• Customer Testimonials & Reviews – This is the part of your story that you don’t get to tell – your customers tell this part for you. But don’t make the mistake of thinking that theirs is a minor role in your production. No, theirs is the lead part. It’s the most trusted, most authentic, and improvisational storyline you have working for you. From a marketing standpoint, it could be argued that, in the end, your business is nothing more than the story people tell about you when you aren’t in the room. And while you cannot script it or write it, you exert an enormous amount of influence before the final draft gets handed in. How? In the experience you deliver to the customer.

These are just a handful of the ways people take in the entire narrative of what it will be like to do business with you. These critical details tell your audience whether or not your business is going to be a blockbuster hit or a box office flop. They let the audience know if there will be a happy ending or a tragedy. They indicate whether you will be showing up on the scene as the hero or the villain.

If you take the effort to get these little details right and clarify your story, then your well-crafted website and the beautifully written marketing messages begin to work in concert with and amplify all that you are doing right in your business. All together, they will do the job of telling the world that you are one of the rarest things in the world of business – a truly good story.

How To Keep Your Brand Message Clear As A Bell

How To Keep Your Brand Message Clear As A Bell

A brand message breakdown can have far-reaching negative effects on your company’s image, and can ultimately affect your company’s fate. Facebook, Twitter, Instagram, Yelp, Google…there are more soap boxes for dissatisfied customers to shout from than ever before. And because these platforms don’t have borders, messages can go further, faster. All it takes is one negative experience to change the perceptions of many.

Most of us have come to terms with this reality and know that businesses can’t afford to have an “off” day or even an “off” moment. There is no “on” or “off” time for service businesses in the Internet age. But should this level of speed and transparency really change anything? We’d argue no.

If you think about it, there’s never been a time when it was okay for service businesses to be inconsistent in their messages or service experience The only real difference is that now, we, the business owners, can very clearly see the messages our customers are putting out there regarding their experiences with us. And these messages can go much further and be seen by a lot more people.

These messages are heard by other customers and potential customers, and become part of our brand message, whether we like it or not. For many of us, just the thought of this is scarier than running out of TP in a public restroom.

But many business owners are so consumed by their fear of negative online reviews and comments that they shut down – they miss the treasure altogether and forget to ask the questions that really matter. Questions like:

Are certain people or behaviors in my company sending out the wrong messages and hurting my business? Where is my message breaking down and why? Do my employees know what our brand message is and how they’re expected to communicate it?

You see, it’s not that business owners got breaks or “had it good” in the pre-Internet age. It’s not that you should fear (or hate) the platforms that now give your customers a far-reaching voice. And it’s not that you should focus your efforts on trying to weed out the Negative Nancys that might leave your business a bad review.

Instead, you should focus on where, how, and why your brand’s message is breaking down, so you can work on making that message clearer and more consistent. When you do that, you’ll find that some of that fear around online reviews dissipates.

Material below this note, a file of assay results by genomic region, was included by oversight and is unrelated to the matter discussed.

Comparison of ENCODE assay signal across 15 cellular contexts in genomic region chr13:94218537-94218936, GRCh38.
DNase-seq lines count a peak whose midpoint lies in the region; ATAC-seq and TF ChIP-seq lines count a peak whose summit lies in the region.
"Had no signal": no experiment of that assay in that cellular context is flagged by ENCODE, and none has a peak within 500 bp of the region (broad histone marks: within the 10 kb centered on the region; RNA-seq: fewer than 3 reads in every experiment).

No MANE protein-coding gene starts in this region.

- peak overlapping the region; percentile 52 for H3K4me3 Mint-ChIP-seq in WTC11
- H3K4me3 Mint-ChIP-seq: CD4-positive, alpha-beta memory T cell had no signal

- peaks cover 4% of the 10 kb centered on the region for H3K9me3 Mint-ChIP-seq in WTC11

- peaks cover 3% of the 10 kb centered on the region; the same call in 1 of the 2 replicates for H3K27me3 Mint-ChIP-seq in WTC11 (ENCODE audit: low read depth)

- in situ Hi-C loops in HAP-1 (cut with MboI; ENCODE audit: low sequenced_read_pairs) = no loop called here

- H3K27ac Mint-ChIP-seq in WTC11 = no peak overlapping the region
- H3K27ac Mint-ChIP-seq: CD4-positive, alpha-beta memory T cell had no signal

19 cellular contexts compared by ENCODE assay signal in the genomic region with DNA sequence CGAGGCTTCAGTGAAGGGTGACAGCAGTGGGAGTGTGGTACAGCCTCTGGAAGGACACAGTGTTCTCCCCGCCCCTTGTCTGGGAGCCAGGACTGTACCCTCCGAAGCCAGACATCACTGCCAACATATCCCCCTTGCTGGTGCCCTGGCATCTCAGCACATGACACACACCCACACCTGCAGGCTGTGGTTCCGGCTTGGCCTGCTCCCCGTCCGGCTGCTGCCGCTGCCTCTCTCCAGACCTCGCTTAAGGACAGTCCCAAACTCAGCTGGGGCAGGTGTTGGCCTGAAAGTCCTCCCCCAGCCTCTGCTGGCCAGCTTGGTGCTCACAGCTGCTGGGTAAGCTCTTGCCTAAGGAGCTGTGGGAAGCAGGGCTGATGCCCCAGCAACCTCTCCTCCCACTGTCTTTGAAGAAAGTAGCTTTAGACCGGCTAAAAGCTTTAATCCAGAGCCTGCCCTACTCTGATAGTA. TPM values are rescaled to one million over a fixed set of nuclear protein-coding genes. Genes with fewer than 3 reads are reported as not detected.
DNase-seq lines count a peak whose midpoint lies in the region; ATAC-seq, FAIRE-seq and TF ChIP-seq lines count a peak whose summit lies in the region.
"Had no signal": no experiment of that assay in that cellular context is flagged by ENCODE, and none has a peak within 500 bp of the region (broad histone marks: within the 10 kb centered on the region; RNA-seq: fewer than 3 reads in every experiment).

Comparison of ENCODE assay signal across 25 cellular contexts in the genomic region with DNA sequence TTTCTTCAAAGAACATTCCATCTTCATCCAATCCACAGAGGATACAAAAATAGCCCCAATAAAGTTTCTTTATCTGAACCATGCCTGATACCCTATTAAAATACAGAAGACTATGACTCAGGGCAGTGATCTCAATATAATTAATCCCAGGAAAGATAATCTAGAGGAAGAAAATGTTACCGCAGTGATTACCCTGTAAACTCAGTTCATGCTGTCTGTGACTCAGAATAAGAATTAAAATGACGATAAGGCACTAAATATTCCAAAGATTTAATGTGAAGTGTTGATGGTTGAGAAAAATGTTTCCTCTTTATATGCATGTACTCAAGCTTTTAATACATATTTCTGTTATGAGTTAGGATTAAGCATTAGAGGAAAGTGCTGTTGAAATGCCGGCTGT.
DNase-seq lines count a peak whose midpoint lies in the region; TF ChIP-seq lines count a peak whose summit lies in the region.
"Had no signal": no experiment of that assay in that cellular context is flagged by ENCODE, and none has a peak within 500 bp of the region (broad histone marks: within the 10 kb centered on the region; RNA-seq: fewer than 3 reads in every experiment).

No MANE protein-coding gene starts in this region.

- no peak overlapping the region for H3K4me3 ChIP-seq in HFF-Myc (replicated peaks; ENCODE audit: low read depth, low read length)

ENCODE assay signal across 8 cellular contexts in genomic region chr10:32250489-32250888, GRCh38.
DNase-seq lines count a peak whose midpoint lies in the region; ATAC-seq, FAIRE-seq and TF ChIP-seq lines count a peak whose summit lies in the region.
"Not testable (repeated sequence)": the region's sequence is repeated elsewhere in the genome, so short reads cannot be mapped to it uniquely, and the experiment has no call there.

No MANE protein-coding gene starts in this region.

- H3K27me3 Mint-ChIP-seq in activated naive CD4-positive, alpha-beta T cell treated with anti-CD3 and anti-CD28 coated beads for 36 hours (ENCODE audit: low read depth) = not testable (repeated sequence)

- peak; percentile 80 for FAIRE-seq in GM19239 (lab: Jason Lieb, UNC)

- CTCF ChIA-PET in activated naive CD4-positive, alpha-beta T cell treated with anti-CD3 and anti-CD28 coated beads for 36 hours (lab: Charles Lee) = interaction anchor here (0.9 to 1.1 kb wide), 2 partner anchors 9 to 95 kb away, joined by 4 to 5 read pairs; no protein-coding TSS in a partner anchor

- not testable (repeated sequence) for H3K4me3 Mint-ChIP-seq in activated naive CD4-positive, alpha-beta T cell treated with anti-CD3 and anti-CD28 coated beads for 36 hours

And as you do that, remember: Your brand message isn’t just coming from your marketing department these days, but from every post on your social accounts and every single employee that is a part of the customer experience. So, if you’re cringing at the messages your customers are receiving and the messages your customers are sharing about their experiences with your brand, zoom out and take a hard look at what’s really wrong.

All it Takes is One Inconsistency to Destroy Brand Trust & Skew Brand Message

I recently went to a new coffee shop in town to grab a Green Tea latte and get some work done. I was pretty excited when I walked in to find the place empty, with the exception of one employee. In fact, I texted my coworker several confetti emojis to express my joy.

Post-text, I placed my order, took a look around, and chose the perfect little table with the perfect lighting. As jazz music played softly, I opened up my laptop and prepared for a record-breaking productivity streak. But shortly after I started typing, the barista picked up her cell phone, prematurely ending my epic productivity streak.

She talked with her friend about every car her brother had ever had, when she had last taken the bus to work, how her mom had been nagging her to get her flu shot…yada, yada, yada. It completely ruined the atmosphere and made it impossible to focus. My hopes were dashed.

But, as a relatively easygoing person, I decided to give the barista the benefit of the doubt. I figured she would hang up any minute and restore the focus-friendly atmosphere that we’ve all come to love and expect in a coffee shop. Instead, she committed the cardinal sin: she talked about the customer and the job as an inconvenience…in front of the customer (me).

“There’s nobody here…just one person. It’s so slow…”
“I told you, I’ll do that when I’m able. I have a customer and it’s a very small place.”
“I still have hours to go and I just want to leave…”

Ok, now I just felt awkward. My patience had worn thin, so I packed up my stuff and headed to the door. As I left she said, “Have a nice night.”


Now, I know everyone thinks millennials are the worst and have no idea what professionalism looks like, but I’m here to defend at least some of us. I’ve had several jobs in the service industry and I would never have considered having a personal conversation in front of a customer. In fact, I would have lost my job if I pulled out my phone while working. But this millennial…she didn’t seem to have a problem completely decimating the line between professional and personal.